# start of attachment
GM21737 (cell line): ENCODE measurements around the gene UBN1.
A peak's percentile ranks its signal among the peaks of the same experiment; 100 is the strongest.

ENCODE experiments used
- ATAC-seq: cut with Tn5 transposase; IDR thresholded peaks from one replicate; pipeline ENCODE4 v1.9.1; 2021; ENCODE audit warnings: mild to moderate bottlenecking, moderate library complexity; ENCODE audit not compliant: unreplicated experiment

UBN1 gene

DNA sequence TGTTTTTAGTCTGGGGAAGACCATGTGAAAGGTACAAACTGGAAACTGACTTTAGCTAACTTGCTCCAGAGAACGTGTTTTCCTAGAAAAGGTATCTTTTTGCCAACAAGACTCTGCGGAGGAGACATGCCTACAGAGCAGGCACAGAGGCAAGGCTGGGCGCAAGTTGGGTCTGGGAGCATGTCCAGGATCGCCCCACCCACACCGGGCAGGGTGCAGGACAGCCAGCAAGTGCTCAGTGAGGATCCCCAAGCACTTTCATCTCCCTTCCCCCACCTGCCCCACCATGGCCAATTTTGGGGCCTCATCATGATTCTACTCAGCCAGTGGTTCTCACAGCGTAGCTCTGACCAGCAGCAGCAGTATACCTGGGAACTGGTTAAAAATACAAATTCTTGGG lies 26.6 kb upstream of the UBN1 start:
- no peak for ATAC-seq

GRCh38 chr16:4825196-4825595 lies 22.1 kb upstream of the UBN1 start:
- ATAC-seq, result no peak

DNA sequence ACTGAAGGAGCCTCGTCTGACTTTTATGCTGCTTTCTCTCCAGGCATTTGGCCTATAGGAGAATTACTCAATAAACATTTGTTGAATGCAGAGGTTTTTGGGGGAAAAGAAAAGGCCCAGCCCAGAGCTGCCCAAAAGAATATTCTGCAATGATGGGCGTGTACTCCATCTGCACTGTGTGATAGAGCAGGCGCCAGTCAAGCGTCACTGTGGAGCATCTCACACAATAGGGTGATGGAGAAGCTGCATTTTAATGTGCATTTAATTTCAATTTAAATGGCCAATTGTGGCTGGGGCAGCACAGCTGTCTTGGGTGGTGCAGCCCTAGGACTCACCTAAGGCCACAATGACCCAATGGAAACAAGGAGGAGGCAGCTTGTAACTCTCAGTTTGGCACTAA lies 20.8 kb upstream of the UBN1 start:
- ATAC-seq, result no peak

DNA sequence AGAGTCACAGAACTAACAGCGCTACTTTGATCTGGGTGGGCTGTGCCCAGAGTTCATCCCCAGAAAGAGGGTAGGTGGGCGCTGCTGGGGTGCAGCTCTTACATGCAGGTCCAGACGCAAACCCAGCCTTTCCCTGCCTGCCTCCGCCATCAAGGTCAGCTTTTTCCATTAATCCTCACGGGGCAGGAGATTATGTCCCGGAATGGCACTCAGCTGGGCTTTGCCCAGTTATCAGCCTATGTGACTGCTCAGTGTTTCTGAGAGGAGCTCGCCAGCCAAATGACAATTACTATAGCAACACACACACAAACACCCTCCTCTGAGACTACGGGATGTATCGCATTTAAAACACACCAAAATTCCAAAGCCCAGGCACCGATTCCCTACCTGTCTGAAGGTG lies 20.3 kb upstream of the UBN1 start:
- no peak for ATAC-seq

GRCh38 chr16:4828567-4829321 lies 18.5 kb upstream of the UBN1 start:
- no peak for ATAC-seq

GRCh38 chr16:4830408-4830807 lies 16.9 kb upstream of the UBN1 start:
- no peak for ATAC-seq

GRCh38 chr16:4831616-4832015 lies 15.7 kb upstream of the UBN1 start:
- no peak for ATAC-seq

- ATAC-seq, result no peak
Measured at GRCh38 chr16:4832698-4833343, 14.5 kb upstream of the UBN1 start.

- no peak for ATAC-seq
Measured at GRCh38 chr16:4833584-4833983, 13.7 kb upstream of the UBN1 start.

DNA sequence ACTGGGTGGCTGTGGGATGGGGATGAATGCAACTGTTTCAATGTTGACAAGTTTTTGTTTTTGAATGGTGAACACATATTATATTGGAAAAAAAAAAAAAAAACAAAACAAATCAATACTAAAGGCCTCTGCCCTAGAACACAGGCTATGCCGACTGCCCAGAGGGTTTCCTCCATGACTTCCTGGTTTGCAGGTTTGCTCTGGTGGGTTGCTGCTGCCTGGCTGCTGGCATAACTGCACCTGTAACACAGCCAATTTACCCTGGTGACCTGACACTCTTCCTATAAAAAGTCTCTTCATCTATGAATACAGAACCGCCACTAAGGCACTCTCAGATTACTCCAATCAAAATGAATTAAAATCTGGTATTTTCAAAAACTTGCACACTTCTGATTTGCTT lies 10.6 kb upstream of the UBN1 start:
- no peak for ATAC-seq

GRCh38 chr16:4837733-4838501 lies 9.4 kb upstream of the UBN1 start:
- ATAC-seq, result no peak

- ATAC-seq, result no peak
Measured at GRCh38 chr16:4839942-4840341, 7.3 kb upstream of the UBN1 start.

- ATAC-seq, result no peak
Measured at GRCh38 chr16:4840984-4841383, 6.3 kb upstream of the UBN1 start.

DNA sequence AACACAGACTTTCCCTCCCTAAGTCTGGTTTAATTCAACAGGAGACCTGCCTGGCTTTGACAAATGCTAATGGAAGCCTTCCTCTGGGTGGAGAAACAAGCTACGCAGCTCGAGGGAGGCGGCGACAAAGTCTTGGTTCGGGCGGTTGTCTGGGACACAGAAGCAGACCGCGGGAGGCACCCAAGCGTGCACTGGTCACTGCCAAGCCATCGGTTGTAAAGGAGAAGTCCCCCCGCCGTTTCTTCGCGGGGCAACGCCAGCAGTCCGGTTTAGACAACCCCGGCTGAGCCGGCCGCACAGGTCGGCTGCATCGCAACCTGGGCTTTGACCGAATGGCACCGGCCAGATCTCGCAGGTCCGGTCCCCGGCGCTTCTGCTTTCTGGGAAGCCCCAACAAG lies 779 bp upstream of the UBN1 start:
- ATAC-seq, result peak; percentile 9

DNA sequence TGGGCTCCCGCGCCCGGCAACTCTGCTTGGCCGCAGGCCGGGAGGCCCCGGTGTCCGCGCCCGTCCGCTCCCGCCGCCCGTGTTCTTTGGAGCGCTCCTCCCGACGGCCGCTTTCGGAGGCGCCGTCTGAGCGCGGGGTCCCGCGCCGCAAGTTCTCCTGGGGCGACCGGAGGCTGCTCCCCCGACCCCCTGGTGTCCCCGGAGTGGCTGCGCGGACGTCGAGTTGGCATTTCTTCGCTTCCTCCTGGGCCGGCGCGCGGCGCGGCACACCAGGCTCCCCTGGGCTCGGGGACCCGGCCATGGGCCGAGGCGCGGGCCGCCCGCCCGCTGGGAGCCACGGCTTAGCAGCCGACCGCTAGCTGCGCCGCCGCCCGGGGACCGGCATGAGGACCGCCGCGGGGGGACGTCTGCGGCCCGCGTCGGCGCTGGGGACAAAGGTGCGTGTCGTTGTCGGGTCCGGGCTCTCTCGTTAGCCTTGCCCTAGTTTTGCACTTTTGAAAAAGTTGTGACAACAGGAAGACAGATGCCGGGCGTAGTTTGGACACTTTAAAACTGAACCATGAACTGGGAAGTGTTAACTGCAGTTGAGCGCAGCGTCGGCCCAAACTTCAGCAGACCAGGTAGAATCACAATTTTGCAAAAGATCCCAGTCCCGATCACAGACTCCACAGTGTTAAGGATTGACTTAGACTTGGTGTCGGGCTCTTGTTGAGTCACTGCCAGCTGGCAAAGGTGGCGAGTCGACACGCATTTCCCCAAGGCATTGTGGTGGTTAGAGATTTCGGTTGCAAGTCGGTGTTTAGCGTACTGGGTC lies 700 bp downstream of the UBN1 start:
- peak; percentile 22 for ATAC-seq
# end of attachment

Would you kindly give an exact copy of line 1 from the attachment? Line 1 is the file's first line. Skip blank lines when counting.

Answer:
GM21737 (cell line): ENCODE measurements around the gene UBN1.